Effects of water surplus on prevented planting in the US Corn Belt for corn and soybeans
Abatzoglou, John T
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Record-high prevented planting of staple crops such as corn and soybeans in the United States (US) Corn Belt due to heavy rainfall in recent years has spurred concern over crop production, as growing evidence suggests winter and spring precipitation extremes will occur more frequentlyin the coming decades. Using county-level data, we examine the effects of planting-season water surplus—precipitation minus evaporative demand—on prevented planting of corn and soybeans in the US Corn Belt. Using monthly water surplus data, we show significant impacts of excess moisture on preventing planting and suggest a 58%–177% increase in prevented planting during the months of April–June per standard deviation increase in water surplus. Downscaled climate change projections are used to estimate future changes in prevented planting during the mid-century (2036–2065) under the moderate emission scenario (RCP4.5). Our model predicts a decrease in prevented planting of approximately 111,000 acres (12%) for corn and 80,000 acres (16%) for soybeans in the US Corn Belt, relative to historical levels from 1950 to 2005. However, if we consider only precipitation and disregard evaporative demand, the alternative model indicates an increase of approximately 260,000 acres (30%) for corn and 86,000 acres (19%) for soybeans. Geographically, we find that prevented planting will slightly increase in some parts of Iowa, Minnesota, and Wisconsin and generally decrease in the other parts of the US Corn Belt. This work collectively highlights the value of incorporating water surplus data in assessing prevented-planting impacts and is the first known study to examine changing risk of prevented planting under future climate scenarios that may help inform adaptation efforts to avoid losses.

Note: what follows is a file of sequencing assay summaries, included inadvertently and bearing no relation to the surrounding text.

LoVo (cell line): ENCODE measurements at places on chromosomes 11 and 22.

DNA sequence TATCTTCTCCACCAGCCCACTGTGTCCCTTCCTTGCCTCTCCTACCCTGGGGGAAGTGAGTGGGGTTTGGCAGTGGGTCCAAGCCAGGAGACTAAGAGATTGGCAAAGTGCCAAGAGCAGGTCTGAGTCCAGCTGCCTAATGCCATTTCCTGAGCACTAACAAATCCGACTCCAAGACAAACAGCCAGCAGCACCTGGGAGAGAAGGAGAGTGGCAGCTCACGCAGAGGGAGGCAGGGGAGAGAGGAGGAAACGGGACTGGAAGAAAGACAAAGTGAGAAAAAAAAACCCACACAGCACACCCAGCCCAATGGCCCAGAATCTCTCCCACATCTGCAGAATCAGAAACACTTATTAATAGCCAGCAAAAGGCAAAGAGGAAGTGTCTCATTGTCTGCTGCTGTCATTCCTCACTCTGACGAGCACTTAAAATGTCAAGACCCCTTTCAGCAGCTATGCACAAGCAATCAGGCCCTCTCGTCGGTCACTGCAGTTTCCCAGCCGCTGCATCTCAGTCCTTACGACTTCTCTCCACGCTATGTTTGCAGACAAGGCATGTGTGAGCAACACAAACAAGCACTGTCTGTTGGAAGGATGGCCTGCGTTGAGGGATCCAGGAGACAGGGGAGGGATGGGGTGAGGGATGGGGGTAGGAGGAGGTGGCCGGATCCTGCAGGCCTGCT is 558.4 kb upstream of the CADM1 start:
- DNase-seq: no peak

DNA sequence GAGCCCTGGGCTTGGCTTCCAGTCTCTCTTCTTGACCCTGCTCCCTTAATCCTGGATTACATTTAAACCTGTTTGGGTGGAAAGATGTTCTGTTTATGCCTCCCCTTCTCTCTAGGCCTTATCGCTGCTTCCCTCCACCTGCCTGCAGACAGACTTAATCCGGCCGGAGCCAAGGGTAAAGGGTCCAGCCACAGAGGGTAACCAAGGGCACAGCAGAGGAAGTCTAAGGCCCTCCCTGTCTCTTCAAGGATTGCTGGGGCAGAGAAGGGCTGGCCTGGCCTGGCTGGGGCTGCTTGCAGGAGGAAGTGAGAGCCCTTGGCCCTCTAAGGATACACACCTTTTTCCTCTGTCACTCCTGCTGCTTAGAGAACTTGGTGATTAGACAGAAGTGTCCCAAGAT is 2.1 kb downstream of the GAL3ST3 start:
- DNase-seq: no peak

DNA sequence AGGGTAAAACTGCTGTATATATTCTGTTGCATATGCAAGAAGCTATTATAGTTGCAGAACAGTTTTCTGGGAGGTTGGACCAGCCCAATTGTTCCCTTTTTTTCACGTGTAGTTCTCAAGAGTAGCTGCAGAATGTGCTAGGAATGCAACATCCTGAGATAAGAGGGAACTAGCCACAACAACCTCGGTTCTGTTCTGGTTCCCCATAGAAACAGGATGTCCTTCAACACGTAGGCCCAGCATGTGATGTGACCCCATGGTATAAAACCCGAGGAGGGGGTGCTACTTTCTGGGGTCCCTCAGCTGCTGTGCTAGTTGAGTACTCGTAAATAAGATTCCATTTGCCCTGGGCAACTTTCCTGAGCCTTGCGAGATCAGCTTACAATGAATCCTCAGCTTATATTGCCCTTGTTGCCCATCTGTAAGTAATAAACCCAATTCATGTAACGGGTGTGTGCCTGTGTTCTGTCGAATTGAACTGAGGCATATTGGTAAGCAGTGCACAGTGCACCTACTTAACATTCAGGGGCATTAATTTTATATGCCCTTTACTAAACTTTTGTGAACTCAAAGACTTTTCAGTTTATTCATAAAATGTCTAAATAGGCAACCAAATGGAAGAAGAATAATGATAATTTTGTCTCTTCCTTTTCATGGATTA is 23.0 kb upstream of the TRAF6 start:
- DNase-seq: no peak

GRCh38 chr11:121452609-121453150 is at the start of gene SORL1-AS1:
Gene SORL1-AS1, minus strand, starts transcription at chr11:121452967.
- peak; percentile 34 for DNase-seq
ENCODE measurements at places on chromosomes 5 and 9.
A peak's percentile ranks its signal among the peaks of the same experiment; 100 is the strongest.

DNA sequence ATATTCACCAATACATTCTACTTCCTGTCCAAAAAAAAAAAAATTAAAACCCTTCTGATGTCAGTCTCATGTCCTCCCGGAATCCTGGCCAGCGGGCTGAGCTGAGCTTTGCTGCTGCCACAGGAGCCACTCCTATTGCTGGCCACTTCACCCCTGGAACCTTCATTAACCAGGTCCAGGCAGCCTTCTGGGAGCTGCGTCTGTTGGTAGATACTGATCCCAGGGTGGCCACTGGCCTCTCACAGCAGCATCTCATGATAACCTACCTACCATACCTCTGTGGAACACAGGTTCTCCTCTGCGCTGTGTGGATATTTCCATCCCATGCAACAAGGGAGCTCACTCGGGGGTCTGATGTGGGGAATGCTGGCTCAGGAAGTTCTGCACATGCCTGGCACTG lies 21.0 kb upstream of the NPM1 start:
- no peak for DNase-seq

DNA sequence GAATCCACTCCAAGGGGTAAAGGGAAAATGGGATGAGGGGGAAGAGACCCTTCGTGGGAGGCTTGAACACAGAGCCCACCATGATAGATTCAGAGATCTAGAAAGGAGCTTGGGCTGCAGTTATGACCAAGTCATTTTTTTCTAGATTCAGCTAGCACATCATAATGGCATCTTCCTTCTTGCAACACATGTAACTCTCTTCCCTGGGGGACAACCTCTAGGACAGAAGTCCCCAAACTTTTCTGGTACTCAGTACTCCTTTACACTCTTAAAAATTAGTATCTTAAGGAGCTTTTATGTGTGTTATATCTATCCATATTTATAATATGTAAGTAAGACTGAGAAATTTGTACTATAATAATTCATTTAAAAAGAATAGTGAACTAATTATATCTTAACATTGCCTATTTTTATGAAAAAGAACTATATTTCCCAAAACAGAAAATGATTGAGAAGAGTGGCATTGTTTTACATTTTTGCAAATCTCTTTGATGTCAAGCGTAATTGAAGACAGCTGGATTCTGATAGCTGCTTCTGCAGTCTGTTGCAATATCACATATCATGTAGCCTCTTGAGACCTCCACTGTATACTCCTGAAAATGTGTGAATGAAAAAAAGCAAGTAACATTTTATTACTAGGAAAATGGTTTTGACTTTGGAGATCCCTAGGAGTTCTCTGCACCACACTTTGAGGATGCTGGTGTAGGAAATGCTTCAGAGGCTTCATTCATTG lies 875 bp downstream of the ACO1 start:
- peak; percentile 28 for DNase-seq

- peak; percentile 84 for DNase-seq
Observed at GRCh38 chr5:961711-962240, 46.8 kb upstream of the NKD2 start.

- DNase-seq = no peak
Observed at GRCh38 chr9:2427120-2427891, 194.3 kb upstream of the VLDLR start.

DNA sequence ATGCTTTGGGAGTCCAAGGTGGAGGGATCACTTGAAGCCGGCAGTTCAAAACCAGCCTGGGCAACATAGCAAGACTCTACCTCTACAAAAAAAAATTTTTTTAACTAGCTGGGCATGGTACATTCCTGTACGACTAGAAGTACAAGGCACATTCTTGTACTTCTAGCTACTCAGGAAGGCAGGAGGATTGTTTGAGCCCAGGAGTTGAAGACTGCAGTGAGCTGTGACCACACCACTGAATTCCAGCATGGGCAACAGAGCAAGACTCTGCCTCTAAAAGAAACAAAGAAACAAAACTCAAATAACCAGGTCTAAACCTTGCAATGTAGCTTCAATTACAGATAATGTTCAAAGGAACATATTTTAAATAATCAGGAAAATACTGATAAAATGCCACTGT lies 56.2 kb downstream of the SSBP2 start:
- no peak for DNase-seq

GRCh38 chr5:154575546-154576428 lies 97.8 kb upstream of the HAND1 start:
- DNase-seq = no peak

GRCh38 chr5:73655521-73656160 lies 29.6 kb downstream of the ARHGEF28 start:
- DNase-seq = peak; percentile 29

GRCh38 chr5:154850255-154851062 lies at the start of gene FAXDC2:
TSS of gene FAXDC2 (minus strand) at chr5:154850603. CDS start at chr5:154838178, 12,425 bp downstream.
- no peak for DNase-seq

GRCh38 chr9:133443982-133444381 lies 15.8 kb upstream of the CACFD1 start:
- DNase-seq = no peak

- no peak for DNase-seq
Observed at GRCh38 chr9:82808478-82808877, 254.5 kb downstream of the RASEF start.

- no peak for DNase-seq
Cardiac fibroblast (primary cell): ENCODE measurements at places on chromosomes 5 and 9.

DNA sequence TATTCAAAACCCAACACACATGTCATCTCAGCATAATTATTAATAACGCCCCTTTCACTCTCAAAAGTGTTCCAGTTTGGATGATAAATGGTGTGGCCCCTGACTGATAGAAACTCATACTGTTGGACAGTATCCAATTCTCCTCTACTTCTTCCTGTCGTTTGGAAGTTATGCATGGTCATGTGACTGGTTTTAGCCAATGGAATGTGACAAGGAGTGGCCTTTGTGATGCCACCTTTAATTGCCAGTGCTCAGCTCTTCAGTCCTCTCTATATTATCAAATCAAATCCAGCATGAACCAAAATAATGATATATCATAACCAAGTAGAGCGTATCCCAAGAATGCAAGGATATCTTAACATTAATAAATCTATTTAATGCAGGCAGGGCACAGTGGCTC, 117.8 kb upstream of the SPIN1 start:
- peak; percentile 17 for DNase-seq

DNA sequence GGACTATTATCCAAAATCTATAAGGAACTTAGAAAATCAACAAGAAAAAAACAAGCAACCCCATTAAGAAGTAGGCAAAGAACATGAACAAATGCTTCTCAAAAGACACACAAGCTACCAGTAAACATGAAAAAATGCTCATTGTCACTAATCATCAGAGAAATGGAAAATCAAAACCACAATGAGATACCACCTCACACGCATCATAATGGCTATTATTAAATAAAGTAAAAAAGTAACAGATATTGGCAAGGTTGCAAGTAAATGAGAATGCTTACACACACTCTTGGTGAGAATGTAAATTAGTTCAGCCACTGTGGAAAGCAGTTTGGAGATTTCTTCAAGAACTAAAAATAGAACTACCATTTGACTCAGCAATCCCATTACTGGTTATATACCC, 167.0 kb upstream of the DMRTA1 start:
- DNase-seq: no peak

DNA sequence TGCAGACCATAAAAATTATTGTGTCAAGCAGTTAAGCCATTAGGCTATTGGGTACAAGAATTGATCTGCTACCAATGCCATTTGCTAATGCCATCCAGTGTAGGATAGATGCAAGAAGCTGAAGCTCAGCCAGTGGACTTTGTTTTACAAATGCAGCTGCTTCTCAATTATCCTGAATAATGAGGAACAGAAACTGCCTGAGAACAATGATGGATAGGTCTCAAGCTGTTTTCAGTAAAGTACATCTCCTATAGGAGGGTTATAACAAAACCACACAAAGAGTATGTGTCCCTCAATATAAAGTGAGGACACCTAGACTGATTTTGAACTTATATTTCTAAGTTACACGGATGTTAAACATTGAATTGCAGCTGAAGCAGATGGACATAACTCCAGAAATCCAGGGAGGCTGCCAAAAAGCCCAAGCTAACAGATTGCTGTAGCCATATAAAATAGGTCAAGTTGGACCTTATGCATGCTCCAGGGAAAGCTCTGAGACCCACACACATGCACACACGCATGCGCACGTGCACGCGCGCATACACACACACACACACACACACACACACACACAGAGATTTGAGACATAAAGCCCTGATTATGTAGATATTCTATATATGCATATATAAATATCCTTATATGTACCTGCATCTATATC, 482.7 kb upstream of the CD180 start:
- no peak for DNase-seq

Lee, S., & Abatzoglou, J. T. (2023). Effects of water surplus on prevented planting in the US Corn Belt for corn and soybeans. Environmental Research Communications, 5(9), 095014.